When the enemy is unclear: US censuses and photographs of Cuba, Puerto Rico, and the Philippines from the beginning of the 20th century
Author: Dominguez, Virginia R.
Source: Comparative American Studies, Volume 5, Number 2, June 2007 , pp. 173-203(31)
Publisher: Maney Publishing
Abstract:In this close reading of US census documents and photographic representations of Cuba, Puerto Rico, and the Philippines between 1899 and 1905, I complicate our current notions of colonial representations as exoticizing and primitivizing documents in the service of the colonizer. Focusing particularly on the surprising inclusion of photographs of the local census enumerators along with the extensive amount of numerical data about age, occupation, race, sex, and education that they gathered about island populations, I argue that the very presence of these seemingly unimportant photographs demonstrates a recognition of sameness on the part of the US census organizers and perhaps of the US readers of the census books. Contrasting the presentation of these European-origin Cuban and Puerto Rican elites with representations of the Philippines reveals not only that colonizations are place-specific but also that they sometimes include ambivalences that emerge in unlikely modes of representation – representations that deserve our critical attention.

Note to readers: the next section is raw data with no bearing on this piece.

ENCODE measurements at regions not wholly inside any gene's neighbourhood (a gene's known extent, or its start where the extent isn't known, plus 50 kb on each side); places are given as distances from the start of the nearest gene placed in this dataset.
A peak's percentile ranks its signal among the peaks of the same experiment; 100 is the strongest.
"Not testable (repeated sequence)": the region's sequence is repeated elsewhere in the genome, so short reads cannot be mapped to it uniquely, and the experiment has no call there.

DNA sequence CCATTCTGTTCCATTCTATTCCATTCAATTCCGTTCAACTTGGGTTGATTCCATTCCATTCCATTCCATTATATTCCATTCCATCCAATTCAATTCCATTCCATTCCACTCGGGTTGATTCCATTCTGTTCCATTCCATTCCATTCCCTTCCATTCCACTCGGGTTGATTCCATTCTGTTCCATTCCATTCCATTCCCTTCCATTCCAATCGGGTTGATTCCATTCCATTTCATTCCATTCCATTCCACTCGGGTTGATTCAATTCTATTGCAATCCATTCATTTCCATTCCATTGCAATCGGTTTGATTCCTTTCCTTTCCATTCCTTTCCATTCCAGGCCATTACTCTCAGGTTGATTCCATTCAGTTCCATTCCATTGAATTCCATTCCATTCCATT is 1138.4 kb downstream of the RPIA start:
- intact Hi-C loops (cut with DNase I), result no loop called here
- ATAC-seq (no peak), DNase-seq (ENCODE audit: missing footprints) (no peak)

Document Type: Research Article
Publication date: 2007-06-01